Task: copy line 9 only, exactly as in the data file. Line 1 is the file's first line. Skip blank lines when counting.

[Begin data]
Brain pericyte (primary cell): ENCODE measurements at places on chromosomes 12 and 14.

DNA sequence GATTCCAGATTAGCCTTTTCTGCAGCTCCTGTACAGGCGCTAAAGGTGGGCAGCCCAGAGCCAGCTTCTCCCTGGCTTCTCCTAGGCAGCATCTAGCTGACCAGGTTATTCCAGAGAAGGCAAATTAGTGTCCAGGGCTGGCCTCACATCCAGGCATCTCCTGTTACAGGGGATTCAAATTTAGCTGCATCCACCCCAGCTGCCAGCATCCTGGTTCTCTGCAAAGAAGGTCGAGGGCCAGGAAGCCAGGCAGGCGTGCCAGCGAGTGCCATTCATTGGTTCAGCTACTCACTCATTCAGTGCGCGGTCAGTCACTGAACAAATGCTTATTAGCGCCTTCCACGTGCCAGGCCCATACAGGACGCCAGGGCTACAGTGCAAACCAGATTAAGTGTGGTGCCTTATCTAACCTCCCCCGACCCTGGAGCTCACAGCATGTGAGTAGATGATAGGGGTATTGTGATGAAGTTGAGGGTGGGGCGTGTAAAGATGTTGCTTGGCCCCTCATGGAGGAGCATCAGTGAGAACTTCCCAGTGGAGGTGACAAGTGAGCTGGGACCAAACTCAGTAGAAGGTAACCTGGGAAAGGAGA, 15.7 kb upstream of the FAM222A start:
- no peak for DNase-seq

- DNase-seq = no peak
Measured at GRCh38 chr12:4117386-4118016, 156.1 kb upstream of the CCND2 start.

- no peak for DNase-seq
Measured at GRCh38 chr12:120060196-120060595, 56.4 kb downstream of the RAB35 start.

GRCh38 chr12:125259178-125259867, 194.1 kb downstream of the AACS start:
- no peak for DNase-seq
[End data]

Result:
- no peak for DNase-seq